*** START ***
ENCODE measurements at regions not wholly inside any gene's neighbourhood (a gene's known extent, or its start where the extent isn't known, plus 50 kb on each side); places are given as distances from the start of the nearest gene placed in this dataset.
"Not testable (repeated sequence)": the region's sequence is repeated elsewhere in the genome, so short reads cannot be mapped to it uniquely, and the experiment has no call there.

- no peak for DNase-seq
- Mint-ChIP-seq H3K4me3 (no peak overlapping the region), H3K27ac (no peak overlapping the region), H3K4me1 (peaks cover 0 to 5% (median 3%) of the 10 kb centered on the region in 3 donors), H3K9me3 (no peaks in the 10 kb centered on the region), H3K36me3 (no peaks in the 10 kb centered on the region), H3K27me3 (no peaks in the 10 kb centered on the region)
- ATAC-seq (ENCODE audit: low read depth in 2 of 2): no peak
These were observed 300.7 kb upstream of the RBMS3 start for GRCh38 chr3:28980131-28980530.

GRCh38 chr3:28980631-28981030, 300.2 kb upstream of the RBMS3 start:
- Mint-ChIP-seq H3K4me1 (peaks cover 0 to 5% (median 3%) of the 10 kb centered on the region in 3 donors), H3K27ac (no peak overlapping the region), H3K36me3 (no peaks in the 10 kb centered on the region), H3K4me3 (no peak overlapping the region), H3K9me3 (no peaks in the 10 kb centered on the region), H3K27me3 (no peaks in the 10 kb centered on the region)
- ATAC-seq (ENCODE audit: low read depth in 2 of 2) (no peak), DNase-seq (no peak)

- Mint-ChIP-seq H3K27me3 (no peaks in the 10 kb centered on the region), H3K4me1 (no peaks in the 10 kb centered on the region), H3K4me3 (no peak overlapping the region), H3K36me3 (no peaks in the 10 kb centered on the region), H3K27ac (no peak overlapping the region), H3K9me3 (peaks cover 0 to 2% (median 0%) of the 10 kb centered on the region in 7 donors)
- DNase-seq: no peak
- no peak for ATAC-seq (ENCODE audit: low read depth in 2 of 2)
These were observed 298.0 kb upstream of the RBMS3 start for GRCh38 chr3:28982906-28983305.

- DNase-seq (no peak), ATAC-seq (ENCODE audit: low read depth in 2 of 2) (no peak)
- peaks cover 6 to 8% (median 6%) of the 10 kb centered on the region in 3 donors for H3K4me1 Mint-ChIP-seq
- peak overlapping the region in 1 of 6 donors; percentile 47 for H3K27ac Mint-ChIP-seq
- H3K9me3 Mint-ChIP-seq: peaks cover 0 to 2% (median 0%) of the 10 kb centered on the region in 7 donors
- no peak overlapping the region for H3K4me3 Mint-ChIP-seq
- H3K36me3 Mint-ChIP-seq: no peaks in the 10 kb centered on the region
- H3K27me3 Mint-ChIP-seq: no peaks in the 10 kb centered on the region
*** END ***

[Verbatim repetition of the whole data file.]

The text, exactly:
ENCODE measurements at regions not wholly inside any gene's neighbourhood (a gene's known extent, or its start where the extent isn't known, plus 50 kb on each side); places are given as distances from the start of the nearest gene placed in this dataset.
"Not testable (repeated sequence)": the region's sequence is repeated elsewhere in the genome, so short reads cannot be mapped to it uniquely, and the experiment has no call there.

- no peak for DNase-seq
- Mint-ChIP-seq H3K4me3 (no peak overlapping the region), H3K27ac (no peak overlapping the region), H3K4me1 (peaks cover 0 to 5% (median 3%) of the 10 kb centered on the region in 3 donors), H3K9me3 (no peaks in the 10 kb centered on the region), H3K36me3 (no peaks in the 10 kb centered on the region), H3K27me3 (no peaks in the 10 kb centered on the region)
- ATAC-seq (ENCODE audit: low read depth in 2 of 2): no peak
These were observed 300.7 kb upstream of the RBMS3 start for GRCh38 chr3:28980131-28980530.

GRCh38 chr3:28980631-28981030, 300.2 kb upstream of the RBMS3 start:
- Mint-ChIP-seq H3K4me1 (peaks cover 0 to 5% (median 3%) of the 10 kb centered on the region in 3 donors), H3K27ac (no peak overlapping the region), H3K36me3 (no peaks in the 10 kb centered on the region), H3K4me3 (no peak overlapping the region), H3K9me3 (no peaks in the 10 kb centered on the region), H3K27me3 (no peaks in the 10 kb centered on the region)
- ATAC-seq (ENCODE audit: low read depth in 2 of 2) (no peak), DNase-seq (no peak)

- Mint-ChIP-seq H3K27me3 (no peaks in the 10 kb centered on the region), H3K4me1 (no peaks in the 10 kb centered on the region), H3K4me3 (no peak overlapping the region), H3K36me3 (no peaks in the 10 kb centered on the region), H3K27ac (no peak overlapping the region), H3K9me3 (peaks cover 0 to 2% (median 0%) of the 10 kb centered on the region in 7 donors)
- DNase-seq: no peak
- no peak for ATAC-seq (ENCODE audit: low read depth in 2 of 2)
These were observed 298.0 kb upstream of the RBMS3 start for GRCh38 chr3:28982906-28983305.

- DNase-seq (no peak), ATAC-seq (ENCODE audit: low read depth in 2 of 2) (no peak)
- peaks cover 6 to 8% (median 6%) of the 10 kb centered on the region in 3 donors for H3K4me1 Mint-ChIP-seq
- peak overlapping the region in 1 of 6 donors; percentile 47 for H3K27ac Mint-ChIP-seq
- H3K9me3 Mint-ChIP-seq: peaks cover 0 to 2% (median 0%) of the 10 kb centered on the region in 7 donors
- no peak overlapping the region for H3K4me3 Mint-ChIP-seq
- H3K36me3 Mint-ChIP-seq: no peaks in the 10 kb centered on the region
- H3K27me3 Mint-ChIP-seq: no peaks in the 10 kb centered on the region